• 6.38: Interoperability is still an iffy proposition; the group had its lowest average for this feature and four of the six products posted their lowest scores for interoperability.

Key stat

There has never been an enterprise array line that has won the overall Quality Award without also winning (or co-winning) the features category.

Product reliability

A satisfying sales process, great out-of-the-box experience and cool features won't add up to much if the array doesn't stay up and running. The five rating statements in the product reliability category measure how well products meet those expectations. There are apparently very few sleepless nights for Hitachi users, who rated their products so highly for reliability that Hitachi prevailed on four of those statements and came in second on the fifth. EMC took the fifth statement honors (a 6.85 for meeting service levels) and was second to only Hitachi on three of the others (IBM was second for providing comprehensive upgrade guidance).

Hitachi flirted with a 7.00 score but settled for an impressive 6.98 for "This product experiences very little downtime." Hitachi's other leading grades were for upgrade guidance (6.76), non-disruptive patching (6.69) and requiring few unplanned patches (6.60).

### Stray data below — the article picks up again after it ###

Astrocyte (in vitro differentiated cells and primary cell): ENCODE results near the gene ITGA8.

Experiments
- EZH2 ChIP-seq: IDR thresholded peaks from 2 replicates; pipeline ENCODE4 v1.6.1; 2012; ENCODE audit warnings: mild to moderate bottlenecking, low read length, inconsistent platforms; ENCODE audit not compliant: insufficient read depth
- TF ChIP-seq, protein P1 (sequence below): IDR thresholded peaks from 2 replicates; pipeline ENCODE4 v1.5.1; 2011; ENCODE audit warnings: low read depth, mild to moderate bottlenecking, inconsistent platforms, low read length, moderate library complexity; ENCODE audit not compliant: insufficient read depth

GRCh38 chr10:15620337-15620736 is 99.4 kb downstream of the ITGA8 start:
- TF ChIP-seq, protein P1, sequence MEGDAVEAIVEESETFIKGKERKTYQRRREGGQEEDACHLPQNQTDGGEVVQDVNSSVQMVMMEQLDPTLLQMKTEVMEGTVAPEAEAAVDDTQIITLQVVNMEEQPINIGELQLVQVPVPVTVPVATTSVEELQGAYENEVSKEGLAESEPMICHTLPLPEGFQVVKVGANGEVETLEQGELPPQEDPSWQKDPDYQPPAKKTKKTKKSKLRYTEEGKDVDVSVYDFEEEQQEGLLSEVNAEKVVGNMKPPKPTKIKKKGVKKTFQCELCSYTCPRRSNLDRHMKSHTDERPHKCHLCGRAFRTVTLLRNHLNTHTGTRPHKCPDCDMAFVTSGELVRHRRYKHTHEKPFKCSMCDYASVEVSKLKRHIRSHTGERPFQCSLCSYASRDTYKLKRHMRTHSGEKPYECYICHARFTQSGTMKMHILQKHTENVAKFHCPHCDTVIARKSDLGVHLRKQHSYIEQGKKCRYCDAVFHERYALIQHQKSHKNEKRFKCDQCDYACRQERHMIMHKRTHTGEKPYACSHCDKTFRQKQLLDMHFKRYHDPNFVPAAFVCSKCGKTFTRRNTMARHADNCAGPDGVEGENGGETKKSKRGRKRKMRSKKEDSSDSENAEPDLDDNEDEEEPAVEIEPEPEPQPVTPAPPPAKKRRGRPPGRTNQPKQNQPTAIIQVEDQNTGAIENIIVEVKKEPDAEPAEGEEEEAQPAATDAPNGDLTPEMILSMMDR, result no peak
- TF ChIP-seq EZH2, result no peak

IBM (third place) and Fujitsu (fourth) also fared well in the product reliability category. IBM achieved its best mark for meeting service-level requirements (6.74) and Fujitsu's high grade (6.71) was picked up for the same statement.

By the numbers

  • 6.65: The group's two highest averages for all products were a couple of 6.65s for meeting service-level requirements and products that have very little downtime.
  • 6.52: The group's overall average for reliability was its highest in the survey -- that has happened in eight of the nine enterprise array surveys fielded to date.

Key stat

This is the sixth time Hitachi has scored highest for product reliability on the Quality Awards for enterprise arrays.

Technical support

We've said it many times before and it's still true: Good technical support can help a user overlook a multitude of shortcomings in a storage product. No matter how dependable the product, timely tech support is always welcome.